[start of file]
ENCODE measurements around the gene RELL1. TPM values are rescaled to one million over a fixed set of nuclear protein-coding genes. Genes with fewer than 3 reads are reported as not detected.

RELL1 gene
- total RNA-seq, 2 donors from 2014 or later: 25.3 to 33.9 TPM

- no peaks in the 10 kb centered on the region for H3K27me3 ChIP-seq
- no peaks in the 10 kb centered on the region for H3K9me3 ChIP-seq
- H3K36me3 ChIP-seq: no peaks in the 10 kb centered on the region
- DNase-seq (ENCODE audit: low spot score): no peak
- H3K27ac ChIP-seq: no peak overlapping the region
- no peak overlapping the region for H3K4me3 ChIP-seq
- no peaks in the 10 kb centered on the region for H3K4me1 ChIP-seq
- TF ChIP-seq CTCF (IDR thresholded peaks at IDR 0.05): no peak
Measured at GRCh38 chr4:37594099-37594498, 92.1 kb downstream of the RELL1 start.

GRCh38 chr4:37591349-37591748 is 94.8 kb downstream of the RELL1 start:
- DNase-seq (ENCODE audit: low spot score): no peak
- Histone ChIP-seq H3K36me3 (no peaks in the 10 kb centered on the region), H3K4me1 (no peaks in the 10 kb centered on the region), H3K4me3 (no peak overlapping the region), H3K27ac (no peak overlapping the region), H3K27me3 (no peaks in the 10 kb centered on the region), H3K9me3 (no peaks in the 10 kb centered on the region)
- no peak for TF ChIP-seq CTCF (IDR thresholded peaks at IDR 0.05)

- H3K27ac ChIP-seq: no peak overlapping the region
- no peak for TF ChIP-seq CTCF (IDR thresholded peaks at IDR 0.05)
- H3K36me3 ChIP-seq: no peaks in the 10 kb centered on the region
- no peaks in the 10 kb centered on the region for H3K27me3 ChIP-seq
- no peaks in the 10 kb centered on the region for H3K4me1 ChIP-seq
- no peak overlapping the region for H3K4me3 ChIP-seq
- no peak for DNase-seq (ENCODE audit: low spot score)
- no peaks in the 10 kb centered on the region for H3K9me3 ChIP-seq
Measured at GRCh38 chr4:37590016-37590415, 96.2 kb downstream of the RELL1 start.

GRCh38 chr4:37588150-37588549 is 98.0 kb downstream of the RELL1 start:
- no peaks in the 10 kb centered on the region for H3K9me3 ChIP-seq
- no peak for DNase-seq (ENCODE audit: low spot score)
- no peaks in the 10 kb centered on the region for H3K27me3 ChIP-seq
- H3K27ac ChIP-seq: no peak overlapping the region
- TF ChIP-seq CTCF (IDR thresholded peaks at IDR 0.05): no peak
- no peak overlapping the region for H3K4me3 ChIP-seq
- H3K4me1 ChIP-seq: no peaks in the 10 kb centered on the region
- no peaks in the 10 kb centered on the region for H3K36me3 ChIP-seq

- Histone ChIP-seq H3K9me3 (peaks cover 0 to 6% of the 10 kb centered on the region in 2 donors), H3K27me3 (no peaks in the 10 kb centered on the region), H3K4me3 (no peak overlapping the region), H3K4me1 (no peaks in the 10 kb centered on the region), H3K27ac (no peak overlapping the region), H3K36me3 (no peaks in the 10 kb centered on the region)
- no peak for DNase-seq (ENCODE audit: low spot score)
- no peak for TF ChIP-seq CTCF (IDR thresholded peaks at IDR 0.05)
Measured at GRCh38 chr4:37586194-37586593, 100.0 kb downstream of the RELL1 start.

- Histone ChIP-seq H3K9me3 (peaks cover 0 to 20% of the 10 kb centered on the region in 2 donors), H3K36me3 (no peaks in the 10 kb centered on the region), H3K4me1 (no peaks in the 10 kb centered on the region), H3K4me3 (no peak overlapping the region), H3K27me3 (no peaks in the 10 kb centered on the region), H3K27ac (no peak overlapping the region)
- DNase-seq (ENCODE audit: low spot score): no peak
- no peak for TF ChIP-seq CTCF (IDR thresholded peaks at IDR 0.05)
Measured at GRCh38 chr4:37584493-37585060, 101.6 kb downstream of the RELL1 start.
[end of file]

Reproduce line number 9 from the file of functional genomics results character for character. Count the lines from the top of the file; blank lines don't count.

- no peak overlapping the region for H3K4me3 ChIP-seq